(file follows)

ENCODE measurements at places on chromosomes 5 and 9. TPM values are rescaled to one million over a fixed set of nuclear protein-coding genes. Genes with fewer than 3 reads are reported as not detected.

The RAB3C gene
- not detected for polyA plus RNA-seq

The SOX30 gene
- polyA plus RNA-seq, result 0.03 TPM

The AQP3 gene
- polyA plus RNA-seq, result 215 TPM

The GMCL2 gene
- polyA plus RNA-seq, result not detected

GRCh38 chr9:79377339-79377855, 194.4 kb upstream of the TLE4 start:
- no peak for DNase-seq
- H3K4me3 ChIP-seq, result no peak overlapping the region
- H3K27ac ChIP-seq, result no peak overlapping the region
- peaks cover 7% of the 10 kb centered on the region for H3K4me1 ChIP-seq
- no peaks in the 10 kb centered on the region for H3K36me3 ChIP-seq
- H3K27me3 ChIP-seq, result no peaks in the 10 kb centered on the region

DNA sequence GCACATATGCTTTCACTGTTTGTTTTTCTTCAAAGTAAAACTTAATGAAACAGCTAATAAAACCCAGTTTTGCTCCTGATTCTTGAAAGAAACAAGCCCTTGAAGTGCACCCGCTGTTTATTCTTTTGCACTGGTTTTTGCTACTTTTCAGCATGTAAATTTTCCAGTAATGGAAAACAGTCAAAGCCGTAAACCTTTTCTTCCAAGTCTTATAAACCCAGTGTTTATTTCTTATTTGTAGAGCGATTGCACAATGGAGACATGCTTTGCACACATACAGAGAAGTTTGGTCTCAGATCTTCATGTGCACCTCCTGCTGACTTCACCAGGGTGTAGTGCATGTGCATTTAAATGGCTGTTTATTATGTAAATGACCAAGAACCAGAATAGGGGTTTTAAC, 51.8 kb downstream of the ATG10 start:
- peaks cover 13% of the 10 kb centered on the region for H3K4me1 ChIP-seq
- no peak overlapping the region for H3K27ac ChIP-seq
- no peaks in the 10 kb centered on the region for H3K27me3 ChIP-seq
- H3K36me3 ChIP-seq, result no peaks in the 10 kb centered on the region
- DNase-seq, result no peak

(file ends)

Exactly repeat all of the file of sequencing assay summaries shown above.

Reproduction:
ENCODE measurements at places on chromosomes 5 and 9. TPM values are rescaled to one million over a fixed set of nuclear protein-coding genes. Genes with fewer than 3 reads are reported as not detected.

The RAB3C gene
- not detected for polyA plus RNA-seq

The SOX30 gene
- polyA plus RNA-seq, result 0.03 TPM

The AQP3 gene
- polyA plus RNA-seq, result 215 TPM

The GMCL2 gene
- polyA plus RNA-seq, result not detected

GRCh38 chr9:79377339-79377855, 194.4 kb upstream of the TLE4 start:
- no peak for DNase-seq
- H3K4me3 ChIP-seq, result no peak overlapping the region
- H3K27ac ChIP-seq, result no peak overlapping the region
- peaks cover 7% of the 10 kb centered on the region for H3K4me1 ChIP-seq
- no peaks in the 10 kb centered on the region for H3K36me3 ChIP-seq
- H3K27me3 ChIP-seq, result no peaks in the 10 kb centered on the region

DNA sequence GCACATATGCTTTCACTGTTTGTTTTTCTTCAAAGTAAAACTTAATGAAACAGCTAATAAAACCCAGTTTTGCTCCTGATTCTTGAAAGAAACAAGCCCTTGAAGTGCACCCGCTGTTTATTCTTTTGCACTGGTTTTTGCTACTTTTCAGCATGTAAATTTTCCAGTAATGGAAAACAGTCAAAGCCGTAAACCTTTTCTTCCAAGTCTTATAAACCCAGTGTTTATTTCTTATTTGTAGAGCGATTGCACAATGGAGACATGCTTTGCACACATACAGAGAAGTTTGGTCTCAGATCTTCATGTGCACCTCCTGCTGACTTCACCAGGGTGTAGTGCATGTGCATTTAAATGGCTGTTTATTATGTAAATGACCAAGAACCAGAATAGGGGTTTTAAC, 51.8 kb downstream of the ATG10 start:
- peaks cover 13% of the 10 kb centered on the region for H3K4me1 ChIP-seq
- no peak overlapping the region for H3K27ac ChIP-seq
- no peaks in the 10 kb centered on the region for H3K27me3 ChIP-seq
- H3K36me3 ChIP-seq, result no peaks in the 10 kb centered on the region
- DNase-seq, result no peak